Electronic revolution in motion


Electronic revolution in motion

Around 40,000 gaming fans attended the 2017 League of Legends World Championship final between two South Korean teams at Beijing's Bird's Nest stadium on Nov 4. [Photo provided to China Daily]

Lucrative competitive gaming sector taking China by storm

China is ushering in a golden era of e-sports, with industry revenue, prize money and viewership all skyrocketing to reshape the traditional sports entertainment landscape.

For those unfamiliar with the phenomenon, the ongoing playoff for the King Pro League's fall season provides a perfect snapshot of just how and why the gaming craze is sweeping the country.

The league, based on Tencent's role-play fantasy mobile game King of Glory, kicked off its eight-club playoff in late November, with arenas sold out for every matchup.

Hours before the Nov 26 clash between the defending champion QGhappy team and Shanghai-based club JC, a huge crowd queued outside the venue waiting for admittance.

Inside, fans were rewarded with an electric atmosphere and a slickly produced show, with jumbotrons, subwoofers and a high-tech lighting system creating an overall effect akin to a live NBA game.

Thanks to the popularity of King of Glory, which has attracted over 200 million registered users since its launch in 2015, the KPL has eclipsed some of its traditional sporting rivals in terms of viewership.

Its 2017 spring season was viewed over 2.68 billion times on streaming platforms, more than nine times the total viewership for the 2016 season of soccer's Chinese Super League.

Last month, Beijing's iconic Bird's Nest stadium witnessed hysteria levels not seen since the 2008 Olympics as 40,000 fans attended the final of the 2017 League of Legends World Championship, based on US developer Riot's hit multiplayer online battle arena game.

"The LPL's (League of Legends' professional competition) ascent to massive popularity, as evidenced by its online viewership of 2.7 billion for just the first half of this year, has heralded a new era for the sports entertainment business in China," said Mars Hou, a senior manager of Tencent Interactive Entertainment.

Years ago it would have been absurd to think that a videogame event could generate such interest levels and stir national pride, given the government's once-critical stance on gaming's influence on youth.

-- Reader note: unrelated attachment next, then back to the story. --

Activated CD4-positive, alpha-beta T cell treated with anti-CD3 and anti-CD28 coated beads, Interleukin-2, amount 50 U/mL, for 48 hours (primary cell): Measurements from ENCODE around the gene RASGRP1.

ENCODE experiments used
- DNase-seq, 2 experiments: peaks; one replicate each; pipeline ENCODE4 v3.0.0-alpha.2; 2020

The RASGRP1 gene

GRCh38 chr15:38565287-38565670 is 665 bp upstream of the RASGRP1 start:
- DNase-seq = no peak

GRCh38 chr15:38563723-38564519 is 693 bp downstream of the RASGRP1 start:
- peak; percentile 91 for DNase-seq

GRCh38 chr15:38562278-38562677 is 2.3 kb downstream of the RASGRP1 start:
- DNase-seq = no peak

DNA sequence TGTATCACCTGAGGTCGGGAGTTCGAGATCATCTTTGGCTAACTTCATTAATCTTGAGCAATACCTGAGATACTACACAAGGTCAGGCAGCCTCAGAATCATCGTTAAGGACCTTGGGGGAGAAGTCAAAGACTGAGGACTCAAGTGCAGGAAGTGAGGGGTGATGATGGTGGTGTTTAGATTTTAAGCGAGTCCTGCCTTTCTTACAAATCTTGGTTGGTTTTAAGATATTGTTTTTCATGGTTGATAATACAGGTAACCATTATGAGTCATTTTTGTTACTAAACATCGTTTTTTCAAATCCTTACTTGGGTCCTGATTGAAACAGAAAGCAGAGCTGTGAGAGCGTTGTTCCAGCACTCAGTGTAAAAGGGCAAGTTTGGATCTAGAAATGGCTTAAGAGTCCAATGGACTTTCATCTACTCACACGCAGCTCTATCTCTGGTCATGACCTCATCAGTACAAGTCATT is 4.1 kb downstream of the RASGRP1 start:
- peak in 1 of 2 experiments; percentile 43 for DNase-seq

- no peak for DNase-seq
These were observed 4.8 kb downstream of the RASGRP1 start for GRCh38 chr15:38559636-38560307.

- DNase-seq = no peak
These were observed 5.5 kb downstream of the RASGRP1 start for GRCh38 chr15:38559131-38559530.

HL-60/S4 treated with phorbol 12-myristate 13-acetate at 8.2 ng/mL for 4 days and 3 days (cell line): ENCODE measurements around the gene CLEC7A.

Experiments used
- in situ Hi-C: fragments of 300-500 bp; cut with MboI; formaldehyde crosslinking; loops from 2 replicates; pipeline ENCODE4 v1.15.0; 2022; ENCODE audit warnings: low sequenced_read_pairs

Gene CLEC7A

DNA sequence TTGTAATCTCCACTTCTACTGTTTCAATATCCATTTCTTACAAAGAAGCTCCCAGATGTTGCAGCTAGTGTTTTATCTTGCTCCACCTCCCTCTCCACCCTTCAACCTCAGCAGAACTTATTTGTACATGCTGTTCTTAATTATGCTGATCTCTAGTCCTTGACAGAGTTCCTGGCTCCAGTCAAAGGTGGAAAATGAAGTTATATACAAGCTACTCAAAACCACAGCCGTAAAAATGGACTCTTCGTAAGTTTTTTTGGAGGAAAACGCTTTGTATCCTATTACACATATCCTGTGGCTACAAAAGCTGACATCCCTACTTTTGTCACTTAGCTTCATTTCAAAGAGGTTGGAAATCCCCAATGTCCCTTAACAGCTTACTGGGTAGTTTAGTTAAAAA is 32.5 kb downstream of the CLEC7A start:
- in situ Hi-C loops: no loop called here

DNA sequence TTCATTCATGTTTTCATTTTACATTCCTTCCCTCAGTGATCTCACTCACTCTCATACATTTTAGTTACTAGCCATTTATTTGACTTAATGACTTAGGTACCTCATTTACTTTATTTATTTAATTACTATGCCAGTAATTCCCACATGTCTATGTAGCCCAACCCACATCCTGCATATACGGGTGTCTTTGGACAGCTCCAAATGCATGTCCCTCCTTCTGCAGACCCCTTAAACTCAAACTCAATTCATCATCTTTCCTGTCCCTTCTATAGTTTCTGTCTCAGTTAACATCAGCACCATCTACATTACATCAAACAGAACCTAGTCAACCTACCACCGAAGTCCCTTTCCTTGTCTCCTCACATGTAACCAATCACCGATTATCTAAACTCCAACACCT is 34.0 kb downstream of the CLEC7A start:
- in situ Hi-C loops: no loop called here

Electronic revolution in motion

Students brave the cold and rain in Hangzhou during an online gaming competition in November last year. LIAN QUOQING/FOR CHINA DAILY

"It's unimaginable that competitive video games could be developed into a serious business now with so many followers, with so much money at stake and with the government's approval," said Meng Yang, a retired League of Legends gamer who now works with Tencent's online development department.

According to the 2016 China Game Industry Report released by industry analyst Penguin Intelligence in June, the market value of China's e-sports sector reached 20 billion yuan (about $3 billion) generated by gamers' spending, copyright distribution, merchandizing and e-commerce.

Another industry consulting agency, iResearch, estimated that the figure will rise to nearly $7 billion by the end of this year, with the number of registered online gamers jumping to 220 million from 170 million last year.

To illustrate just how high the stakes are for competitors, the total prize purse for all e-sports tournaments in China last year was $51 million, according to market researcher Niko Partner. That's around 22 times the amount tennis star Li Na earned for winning the 2014 Australian Open.

Seal of approval

As China aims to develop an ambitious sports industry valued at 5 trillion yuan by 2025, the government and traditional sports bodies have embraced e-sports as a legitimate contributor to the sector.

During an October 2016 executive meeting of the State Council, China's cabinet, Premier Li Keqiang urged all relevant departments to work on preferential policies and to upgrade facilities to boost e-sports growth and consumption.

It was another significant pro-gaming step from the government after the General Administration of Sport of China recognized e-sports as the country's 99th athletic event in 2003 amid debates over whether it should be considered sport at all.